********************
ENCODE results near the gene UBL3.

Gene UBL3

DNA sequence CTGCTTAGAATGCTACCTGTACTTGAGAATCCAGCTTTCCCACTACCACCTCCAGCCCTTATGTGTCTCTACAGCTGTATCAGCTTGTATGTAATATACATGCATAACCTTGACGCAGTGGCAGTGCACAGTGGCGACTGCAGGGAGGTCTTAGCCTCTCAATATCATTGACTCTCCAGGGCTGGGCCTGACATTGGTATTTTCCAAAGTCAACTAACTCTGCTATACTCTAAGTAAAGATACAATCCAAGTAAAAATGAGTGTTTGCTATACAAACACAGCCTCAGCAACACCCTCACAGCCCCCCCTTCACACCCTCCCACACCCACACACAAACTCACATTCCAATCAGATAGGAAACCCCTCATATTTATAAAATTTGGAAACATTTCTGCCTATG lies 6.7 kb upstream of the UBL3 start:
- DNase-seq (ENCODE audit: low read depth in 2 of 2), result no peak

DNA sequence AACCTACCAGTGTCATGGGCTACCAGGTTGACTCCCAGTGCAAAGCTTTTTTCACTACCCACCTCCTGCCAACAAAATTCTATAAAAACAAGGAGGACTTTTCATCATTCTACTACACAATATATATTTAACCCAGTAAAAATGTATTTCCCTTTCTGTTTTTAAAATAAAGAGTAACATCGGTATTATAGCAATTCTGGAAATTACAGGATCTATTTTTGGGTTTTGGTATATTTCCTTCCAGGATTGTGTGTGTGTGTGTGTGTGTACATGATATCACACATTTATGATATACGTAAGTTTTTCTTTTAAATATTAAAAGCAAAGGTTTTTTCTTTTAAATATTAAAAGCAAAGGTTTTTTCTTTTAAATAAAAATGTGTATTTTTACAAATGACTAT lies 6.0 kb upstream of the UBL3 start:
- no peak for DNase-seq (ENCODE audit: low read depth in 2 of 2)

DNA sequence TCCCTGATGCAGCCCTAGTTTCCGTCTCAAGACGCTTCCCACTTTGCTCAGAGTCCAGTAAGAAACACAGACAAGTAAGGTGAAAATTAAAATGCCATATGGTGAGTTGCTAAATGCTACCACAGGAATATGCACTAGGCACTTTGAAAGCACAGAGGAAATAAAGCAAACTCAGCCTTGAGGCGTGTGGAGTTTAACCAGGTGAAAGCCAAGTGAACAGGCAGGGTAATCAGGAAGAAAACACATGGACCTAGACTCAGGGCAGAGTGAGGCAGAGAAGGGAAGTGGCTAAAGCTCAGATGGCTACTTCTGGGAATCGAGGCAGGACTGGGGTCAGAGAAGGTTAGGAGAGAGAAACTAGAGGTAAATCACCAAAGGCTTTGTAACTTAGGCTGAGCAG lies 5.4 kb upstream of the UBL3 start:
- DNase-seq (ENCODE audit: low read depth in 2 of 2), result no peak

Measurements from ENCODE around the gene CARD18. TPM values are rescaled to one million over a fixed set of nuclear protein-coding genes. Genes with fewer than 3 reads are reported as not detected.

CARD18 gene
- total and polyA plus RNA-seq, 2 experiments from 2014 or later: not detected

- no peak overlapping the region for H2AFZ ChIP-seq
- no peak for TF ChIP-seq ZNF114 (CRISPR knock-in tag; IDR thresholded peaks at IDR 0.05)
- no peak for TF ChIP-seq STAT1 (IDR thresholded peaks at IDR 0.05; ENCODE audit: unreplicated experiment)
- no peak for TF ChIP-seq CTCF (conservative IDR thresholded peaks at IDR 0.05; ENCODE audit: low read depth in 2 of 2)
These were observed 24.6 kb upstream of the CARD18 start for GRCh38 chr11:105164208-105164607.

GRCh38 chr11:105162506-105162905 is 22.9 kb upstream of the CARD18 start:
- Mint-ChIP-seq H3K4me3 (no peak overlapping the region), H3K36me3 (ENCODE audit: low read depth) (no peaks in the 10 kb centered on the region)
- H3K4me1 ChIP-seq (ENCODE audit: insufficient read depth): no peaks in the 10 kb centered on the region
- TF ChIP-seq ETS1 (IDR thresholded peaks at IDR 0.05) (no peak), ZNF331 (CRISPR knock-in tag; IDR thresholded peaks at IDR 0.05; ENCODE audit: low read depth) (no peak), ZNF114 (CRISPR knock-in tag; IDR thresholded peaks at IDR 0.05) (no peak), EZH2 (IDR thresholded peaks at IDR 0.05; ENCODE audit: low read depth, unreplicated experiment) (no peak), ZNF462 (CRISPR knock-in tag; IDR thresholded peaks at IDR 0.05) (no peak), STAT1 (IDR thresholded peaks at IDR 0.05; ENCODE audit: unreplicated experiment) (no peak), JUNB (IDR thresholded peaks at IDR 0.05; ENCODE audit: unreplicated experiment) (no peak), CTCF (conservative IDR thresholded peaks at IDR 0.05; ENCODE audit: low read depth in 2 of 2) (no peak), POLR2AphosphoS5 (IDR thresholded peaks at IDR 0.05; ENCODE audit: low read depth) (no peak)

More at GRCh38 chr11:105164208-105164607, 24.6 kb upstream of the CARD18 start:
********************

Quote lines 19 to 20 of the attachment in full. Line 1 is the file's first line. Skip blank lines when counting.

- H3K4me1 ChIP-seq (ENCODE audit: insufficient read depth): no peaks in the 10 kb centered on the region
- TF ChIP-seq ETS1 (IDR thresholded peaks at IDR 0.05) (no peak), ZNF331 (CRISPR knock-in tag; IDR thresholded peaks at IDR 0.05; ENCODE audit: low read depth) (no peak), ZNF114 (CRISPR knock-in tag; IDR thresholded peaks at IDR 0.05) (no peak), EZH2 (IDR thresholded peaks at IDR 0.05; ENCODE audit: low read depth, unreplicated experiment) (no peak), ZNF462 (CRISPR knock-in tag; IDR thresholded peaks at IDR 0.05) (no peak), STAT1 (IDR thresholded peaks at IDR 0.05; ENCODE audit: unreplicated experiment) (no peak), JUNB (IDR thresholded peaks at IDR 0.05; ENCODE audit: unreplicated experiment) (no peak), CTCF (conservative IDR thresholded peaks at IDR 0.05; ENCODE audit: low read depth in 2 of 2) (no peak), POLR2AphosphoS5 (IDR thresholded peaks at IDR 0.05; ENCODE audit: low read depth) (no peak)